At Shizuka Ryokan we have an insatiable appetite for Japanese traditions. Whether it be Japanese cookery, Boro stitching, Sumi-e painting, Calligraphy, Ikebana, Seasonal Yoga Retreats, Sake tasting, Furoshiki, Japanese gift wrapping, Wagashi, Origami, Mizuhiki, Temari, Japanese book binding, Japanese tea ceremony, Kokedama, Kimono wearing, or SAORI weaving–you will find a workshop at Shizuka.
On Sunday, February 10, we were thrilled to host Leanne O’Sullivan from Kimono House for a 1-Day Sashiko Intensive.
Sashiko is a form of embroidery that originated in Japan during the Edo period (1615-1868). Originally, sashiko stitching was used to reinforce points of wear or to darn tears in clothing with patches, making the clothing more durable and warmer. (Japan has a culture of reusing and recycling, and a word, mottanai, which conveys a sense of regret over waste.) By the Mejii era (1868-1912) sashiko was a common form of winter work in farming communties, when it was too cold to work outdoors.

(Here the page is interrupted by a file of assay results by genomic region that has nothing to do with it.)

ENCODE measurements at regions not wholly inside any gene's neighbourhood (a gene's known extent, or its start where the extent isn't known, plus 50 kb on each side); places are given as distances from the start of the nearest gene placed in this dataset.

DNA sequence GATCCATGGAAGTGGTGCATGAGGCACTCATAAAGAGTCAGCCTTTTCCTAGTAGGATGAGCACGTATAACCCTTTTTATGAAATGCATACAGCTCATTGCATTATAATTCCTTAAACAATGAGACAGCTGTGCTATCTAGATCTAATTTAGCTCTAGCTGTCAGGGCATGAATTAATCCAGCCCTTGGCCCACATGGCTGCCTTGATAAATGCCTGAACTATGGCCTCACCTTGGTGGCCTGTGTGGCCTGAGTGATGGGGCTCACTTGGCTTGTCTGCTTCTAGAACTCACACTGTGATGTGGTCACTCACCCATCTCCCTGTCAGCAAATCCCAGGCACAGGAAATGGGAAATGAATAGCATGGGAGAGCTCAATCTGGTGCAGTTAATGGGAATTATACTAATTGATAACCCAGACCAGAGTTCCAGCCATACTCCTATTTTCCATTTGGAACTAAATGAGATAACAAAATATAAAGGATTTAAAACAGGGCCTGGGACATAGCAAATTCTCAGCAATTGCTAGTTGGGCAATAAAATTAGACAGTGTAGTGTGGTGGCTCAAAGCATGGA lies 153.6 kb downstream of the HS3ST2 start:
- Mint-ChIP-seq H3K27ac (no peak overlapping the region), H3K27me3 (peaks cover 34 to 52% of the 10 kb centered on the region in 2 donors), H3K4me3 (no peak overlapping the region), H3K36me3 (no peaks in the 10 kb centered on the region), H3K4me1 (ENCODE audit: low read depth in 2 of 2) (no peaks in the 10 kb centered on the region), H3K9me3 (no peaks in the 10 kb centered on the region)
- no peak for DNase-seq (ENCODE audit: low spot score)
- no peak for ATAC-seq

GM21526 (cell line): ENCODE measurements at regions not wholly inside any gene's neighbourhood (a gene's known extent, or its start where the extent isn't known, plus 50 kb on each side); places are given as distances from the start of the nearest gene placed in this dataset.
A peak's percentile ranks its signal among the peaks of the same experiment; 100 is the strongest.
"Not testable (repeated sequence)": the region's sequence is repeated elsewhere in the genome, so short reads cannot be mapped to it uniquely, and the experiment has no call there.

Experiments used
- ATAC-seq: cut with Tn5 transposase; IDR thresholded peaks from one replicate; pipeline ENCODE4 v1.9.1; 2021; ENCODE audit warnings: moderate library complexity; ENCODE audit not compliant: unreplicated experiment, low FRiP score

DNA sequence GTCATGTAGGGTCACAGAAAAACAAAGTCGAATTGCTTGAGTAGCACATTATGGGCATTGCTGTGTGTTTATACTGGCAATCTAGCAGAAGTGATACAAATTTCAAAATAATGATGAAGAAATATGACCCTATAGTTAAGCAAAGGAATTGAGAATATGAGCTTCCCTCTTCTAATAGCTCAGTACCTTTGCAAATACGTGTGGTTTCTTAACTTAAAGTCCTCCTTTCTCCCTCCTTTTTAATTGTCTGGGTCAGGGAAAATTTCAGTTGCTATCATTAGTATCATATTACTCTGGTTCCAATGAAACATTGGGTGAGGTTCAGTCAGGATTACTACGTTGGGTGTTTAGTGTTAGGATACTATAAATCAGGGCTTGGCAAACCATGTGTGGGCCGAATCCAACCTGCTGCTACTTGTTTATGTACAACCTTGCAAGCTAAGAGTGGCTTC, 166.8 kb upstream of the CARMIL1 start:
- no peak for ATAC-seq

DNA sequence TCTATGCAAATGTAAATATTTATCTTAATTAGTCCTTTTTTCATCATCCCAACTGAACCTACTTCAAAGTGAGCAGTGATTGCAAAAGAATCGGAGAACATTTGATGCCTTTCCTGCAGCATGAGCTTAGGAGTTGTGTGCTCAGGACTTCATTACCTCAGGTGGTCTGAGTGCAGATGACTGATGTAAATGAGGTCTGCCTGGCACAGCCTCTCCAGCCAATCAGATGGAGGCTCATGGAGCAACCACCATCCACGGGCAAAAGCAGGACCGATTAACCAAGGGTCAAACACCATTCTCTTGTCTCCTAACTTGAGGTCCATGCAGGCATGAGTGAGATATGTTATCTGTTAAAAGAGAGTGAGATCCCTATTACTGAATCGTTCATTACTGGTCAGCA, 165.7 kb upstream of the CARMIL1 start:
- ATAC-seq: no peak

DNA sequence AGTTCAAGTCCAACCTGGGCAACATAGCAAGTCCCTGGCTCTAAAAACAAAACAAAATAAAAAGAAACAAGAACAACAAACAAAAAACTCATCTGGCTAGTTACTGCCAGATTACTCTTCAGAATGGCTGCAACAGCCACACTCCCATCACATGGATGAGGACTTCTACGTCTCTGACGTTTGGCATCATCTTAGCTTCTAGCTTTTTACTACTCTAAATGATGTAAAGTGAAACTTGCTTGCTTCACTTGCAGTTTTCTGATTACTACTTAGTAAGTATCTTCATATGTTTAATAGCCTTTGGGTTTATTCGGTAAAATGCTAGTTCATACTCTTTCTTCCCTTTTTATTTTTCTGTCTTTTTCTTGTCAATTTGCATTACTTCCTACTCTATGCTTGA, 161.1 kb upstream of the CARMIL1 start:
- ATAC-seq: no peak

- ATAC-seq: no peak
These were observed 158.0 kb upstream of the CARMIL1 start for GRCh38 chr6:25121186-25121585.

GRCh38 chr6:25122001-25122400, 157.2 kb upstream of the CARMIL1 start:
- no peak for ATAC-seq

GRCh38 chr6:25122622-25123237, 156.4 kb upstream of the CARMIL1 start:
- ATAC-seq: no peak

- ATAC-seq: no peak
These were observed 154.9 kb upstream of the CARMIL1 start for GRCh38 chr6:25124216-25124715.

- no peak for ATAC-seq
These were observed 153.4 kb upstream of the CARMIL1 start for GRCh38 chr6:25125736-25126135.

Sashiko evolved to become a decorative quilting and embroidery stitch that features white cotton thread on traditional indigo blue cloth. The word sashiko means ‘little stabs’ or ‘little pierce.’ There are two main styles of sashiko: moyozashi, in which geometric patterns are created with long lines of running stitches—and hitomezashi, where the pattern emerges from the alignment of single stitches on a grid.
The artist Katsushika Hokusai (1760-1849), published New Forms for Design in 1824, and many of these designs are used in sashiko patterns today. Sashiko stitching depicts things such as Yarai (bamboo fence), Uroko (fish scales), Amime (fish nets), Kaki no Hana (persimmon flower) and Hirayama-Michi (mountain passes).
About the teacher
Leanne first visited Japan in the 1980s, where she lived and worked for 5 years. It was during this time that she became interested in Japanese textiles, and the kimono in particular.
“Whilst living in Japan I was constantly inspired by the extreme contrasts around me—everywhere I looked there seemed to be a mix of traditional and contemporary co-existing beautifully.”
This contrast is evident in Leanne’s pieces, which combine new and vintage fabric, and traditional and contemporary design. These days, Leanne runs Kimono House Japanese Textiles & Craft —where she trades Japanese textiles and craft kits, teaches workshops and exhibits her collection of Japanese textiles.